9th Circuit withdraws decision for defendant's Indian status

For the second time this year, the 9th Circuit Court of Appeals has withdrawn an opinion affecting a criminal defendant's Indian status.

In January, the court ruled that federal prosecutors did not prove Damien Zepeda, who possesses a "Certificate of Enrollment" from the Gila River Indian Community, is a member of a federally recognized tribe. The decision reversed several convictions that resulted in a lengthy, 90-year sentence.

The 9th Circuit, however, on Tuesday withdrew the decision and said it would file a new one "in due course." But the reasons for doing so weren't entirely clear.

"We don't know what the actual input from the 9th Circuit Court is right now, so it would be speculative to comment on what they're going to put out," a spokesperson for the U.S. Attorney’s Office in Arizona, which had asked the court to rehear the case, told the Associated Press.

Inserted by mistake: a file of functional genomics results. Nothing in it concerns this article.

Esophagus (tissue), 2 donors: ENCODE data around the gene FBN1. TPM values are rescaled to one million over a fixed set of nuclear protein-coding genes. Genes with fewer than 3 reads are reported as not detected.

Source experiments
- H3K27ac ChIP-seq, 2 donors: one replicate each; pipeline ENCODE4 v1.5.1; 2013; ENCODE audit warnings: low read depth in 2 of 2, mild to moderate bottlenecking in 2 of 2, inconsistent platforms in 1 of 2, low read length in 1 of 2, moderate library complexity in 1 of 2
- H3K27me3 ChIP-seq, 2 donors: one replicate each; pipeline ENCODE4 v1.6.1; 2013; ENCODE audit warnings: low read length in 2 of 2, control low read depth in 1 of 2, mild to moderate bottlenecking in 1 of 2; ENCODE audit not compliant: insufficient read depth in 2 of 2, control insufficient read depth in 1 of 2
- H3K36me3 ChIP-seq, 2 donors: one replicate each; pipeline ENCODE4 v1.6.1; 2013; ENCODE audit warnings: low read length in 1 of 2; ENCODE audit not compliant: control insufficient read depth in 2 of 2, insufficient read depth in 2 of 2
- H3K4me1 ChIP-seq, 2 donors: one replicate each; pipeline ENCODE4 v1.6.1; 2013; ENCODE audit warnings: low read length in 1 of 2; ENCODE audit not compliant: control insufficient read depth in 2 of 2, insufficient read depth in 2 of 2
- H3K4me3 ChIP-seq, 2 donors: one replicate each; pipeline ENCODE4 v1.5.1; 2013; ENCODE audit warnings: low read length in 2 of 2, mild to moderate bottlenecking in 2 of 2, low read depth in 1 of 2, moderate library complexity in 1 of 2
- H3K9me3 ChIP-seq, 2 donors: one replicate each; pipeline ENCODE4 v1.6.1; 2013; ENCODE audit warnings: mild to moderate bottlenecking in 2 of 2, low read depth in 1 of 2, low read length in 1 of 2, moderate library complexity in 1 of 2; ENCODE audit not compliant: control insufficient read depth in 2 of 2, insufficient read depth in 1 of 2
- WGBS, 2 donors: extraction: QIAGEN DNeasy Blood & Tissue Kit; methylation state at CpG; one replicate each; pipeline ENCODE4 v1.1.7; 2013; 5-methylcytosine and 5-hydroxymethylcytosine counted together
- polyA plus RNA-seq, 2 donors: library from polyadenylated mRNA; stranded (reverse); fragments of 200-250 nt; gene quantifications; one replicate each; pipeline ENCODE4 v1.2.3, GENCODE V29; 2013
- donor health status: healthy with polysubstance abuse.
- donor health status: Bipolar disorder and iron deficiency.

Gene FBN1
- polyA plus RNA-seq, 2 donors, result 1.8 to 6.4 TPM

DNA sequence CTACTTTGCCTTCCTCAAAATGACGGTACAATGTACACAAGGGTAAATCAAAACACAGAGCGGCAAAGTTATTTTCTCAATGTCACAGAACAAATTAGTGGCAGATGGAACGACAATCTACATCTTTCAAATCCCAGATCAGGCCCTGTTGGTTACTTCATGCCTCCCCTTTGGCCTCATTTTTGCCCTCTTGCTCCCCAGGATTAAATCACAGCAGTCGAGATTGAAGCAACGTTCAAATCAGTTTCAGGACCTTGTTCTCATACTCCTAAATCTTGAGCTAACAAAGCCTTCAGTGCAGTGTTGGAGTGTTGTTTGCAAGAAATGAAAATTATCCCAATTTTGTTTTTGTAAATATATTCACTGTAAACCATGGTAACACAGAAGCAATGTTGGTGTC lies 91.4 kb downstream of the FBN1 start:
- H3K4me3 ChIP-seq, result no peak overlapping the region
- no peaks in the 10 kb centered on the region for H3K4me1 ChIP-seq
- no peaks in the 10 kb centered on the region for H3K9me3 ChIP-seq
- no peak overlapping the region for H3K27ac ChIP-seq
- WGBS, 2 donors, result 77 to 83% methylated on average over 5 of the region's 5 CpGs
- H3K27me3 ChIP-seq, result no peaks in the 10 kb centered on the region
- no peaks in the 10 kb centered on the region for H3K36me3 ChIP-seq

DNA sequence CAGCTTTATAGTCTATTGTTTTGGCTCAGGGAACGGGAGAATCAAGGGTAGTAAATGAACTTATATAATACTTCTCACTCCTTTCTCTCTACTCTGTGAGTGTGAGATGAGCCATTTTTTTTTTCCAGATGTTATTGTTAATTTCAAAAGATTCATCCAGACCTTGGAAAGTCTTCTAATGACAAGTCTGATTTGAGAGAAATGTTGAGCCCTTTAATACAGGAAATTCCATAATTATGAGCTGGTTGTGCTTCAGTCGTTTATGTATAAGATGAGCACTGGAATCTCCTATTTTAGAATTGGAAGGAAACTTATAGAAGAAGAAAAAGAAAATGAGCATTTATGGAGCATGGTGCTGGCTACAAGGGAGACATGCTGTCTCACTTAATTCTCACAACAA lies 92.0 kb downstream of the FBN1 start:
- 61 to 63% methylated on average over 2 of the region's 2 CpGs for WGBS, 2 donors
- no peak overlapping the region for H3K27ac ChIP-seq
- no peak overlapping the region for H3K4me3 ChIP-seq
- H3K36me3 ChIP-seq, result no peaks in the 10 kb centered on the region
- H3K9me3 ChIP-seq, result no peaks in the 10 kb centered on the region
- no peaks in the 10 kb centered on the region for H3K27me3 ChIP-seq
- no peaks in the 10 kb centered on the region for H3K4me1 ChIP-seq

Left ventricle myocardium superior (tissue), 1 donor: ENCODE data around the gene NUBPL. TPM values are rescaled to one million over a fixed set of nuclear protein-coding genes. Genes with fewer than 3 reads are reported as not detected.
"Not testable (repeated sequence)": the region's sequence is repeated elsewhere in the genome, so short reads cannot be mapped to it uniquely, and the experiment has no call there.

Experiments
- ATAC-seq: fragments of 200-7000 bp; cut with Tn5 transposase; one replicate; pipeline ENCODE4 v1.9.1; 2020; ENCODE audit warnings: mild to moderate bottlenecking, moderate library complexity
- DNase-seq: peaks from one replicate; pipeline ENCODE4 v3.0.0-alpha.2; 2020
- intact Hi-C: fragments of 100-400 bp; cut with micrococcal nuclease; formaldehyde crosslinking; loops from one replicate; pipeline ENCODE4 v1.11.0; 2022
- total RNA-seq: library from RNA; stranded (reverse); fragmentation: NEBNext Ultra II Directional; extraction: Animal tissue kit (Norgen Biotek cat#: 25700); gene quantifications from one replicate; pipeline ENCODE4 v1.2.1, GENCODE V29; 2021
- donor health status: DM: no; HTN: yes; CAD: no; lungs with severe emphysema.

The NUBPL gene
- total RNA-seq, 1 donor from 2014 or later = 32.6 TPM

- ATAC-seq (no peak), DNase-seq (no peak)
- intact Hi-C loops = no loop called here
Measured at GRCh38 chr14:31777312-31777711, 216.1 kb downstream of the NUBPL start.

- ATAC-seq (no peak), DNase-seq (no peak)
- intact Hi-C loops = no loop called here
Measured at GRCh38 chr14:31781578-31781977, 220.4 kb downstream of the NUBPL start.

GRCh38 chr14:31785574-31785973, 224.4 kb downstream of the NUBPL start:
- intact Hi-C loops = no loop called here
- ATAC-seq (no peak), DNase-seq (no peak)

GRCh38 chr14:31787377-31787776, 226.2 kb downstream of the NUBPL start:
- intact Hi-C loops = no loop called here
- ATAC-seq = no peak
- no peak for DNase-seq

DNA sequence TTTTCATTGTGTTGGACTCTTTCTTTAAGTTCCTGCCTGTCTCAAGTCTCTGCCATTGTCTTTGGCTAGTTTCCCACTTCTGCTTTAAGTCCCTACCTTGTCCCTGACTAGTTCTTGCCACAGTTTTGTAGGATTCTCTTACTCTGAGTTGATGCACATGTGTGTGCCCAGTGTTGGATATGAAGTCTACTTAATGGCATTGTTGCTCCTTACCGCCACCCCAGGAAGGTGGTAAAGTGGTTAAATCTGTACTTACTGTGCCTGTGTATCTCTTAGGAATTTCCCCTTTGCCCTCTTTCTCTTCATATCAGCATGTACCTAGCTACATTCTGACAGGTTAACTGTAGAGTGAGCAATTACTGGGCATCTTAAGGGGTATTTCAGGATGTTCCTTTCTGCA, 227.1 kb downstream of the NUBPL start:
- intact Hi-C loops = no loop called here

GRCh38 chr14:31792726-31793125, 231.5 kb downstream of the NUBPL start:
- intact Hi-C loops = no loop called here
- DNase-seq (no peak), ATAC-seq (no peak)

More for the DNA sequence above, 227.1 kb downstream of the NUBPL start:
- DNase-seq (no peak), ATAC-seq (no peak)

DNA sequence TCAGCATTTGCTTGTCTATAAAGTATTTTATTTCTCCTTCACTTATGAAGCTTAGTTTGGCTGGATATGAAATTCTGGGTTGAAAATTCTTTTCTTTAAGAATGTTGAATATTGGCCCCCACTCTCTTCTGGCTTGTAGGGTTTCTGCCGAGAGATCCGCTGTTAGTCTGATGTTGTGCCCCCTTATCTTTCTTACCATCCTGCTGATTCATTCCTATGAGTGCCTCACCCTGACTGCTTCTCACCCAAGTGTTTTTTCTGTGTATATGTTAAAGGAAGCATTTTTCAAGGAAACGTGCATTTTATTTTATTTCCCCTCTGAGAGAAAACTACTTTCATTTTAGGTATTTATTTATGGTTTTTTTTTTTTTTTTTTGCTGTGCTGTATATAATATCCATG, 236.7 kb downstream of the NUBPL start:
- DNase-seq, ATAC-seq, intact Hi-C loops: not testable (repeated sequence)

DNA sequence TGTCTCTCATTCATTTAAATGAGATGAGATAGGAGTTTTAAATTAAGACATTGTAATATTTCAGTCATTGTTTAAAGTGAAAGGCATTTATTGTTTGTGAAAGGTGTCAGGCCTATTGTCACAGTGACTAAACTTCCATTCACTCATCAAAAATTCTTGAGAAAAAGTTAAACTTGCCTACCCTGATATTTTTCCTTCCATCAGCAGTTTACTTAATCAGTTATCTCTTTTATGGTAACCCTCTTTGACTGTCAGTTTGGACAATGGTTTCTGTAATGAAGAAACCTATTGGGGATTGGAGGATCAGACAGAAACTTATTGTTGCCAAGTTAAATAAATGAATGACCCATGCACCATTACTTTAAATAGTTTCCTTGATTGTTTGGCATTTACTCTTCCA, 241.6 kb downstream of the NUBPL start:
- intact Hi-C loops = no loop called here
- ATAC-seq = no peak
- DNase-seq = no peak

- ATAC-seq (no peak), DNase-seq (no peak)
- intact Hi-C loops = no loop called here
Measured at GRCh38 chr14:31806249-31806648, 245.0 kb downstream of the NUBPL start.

In April, the 9th Circuit withdrew a decision that said an "unauthenticated" enrollment document from the Colorado River Indian Tribes was insufficient to prove defendant Edgar Alvirez's Indian status. At the time, the court said it was doing so because it was considering the request for a rehearing in the Zepeda case.

But Tuesday's order said the government’s request was "moot" so it's not clear what will happen in both cases.

Get the Story:
Court withdraws ruling in Indian status case (AP 8/20)

9th Circuit Decisions:
US v. Zepeda [Original Opinion](January 18, 2013)
Withdrawal of Opinion (August 20, 2013)

Related Stories:
9th Circuit to resolve tribal membership issues in crime cases (4/19)
9th Circuit rules tribal document isn't proof of 'Indian' status (3/18)
9th Circuit ruling reduces long sentence for 'Indian' defendant (01/25)
9th Circuit reverses conviction over Indian status of defendant (1/21)

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